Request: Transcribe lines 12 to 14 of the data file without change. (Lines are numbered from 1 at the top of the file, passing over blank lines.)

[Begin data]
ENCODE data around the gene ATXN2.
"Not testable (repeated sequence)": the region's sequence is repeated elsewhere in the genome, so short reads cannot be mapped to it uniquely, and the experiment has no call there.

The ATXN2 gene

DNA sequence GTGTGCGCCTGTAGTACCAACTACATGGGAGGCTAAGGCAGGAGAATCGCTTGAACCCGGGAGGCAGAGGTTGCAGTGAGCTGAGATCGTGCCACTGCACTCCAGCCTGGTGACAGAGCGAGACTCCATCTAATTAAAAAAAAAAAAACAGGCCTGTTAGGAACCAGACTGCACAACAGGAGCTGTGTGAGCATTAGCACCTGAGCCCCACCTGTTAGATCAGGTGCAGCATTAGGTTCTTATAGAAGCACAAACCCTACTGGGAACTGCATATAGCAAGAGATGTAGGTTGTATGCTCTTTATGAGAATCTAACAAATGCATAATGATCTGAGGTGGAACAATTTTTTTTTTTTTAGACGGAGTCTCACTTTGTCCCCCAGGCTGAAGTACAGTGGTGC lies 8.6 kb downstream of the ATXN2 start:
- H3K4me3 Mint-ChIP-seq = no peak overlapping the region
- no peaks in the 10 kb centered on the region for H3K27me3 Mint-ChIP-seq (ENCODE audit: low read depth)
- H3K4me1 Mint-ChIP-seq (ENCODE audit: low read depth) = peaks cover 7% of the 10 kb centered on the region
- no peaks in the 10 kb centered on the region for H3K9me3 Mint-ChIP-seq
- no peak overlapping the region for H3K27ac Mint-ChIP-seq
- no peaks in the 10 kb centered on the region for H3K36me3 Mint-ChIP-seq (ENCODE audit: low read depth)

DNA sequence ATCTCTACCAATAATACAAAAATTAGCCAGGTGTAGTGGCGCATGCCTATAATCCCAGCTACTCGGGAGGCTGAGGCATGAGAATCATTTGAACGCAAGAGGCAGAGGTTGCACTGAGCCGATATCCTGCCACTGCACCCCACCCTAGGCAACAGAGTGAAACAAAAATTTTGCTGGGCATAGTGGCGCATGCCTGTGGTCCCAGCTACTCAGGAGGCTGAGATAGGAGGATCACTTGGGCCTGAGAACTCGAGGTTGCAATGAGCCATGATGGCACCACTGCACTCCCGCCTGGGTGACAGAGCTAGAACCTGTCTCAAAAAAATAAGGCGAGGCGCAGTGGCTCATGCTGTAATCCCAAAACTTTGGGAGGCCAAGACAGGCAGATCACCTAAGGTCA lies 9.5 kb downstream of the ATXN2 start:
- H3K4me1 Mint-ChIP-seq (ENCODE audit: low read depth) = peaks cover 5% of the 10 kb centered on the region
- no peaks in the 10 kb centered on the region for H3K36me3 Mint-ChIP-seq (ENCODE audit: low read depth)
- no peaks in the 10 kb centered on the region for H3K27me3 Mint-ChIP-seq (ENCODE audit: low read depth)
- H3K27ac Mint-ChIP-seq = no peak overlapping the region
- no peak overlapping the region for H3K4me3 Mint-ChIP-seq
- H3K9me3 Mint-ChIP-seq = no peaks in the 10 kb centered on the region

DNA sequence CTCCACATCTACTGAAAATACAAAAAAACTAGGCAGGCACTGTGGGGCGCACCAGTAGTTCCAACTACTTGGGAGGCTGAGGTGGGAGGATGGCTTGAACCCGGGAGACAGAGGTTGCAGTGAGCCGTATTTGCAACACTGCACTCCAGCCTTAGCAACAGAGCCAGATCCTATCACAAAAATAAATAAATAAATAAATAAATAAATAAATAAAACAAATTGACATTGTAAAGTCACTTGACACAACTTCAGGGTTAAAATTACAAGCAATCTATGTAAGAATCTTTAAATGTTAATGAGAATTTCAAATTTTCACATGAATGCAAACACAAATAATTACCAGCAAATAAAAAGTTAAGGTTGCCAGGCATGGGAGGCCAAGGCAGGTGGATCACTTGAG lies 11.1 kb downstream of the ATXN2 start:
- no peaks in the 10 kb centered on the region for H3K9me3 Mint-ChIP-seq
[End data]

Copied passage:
- H3K4me1 Mint-ChIP-seq (ENCODE audit: low read depth) = peaks cover 5% of the 10 kb centered on the region
- no peaks in the 10 kb centered on the region for H3K36me3 Mint-ChIP-seq (ENCODE audit: low read depth)
- no peaks in the 10 kb centered on the region for H3K27me3 Mint-ChIP-seq (ENCODE audit: low read depth)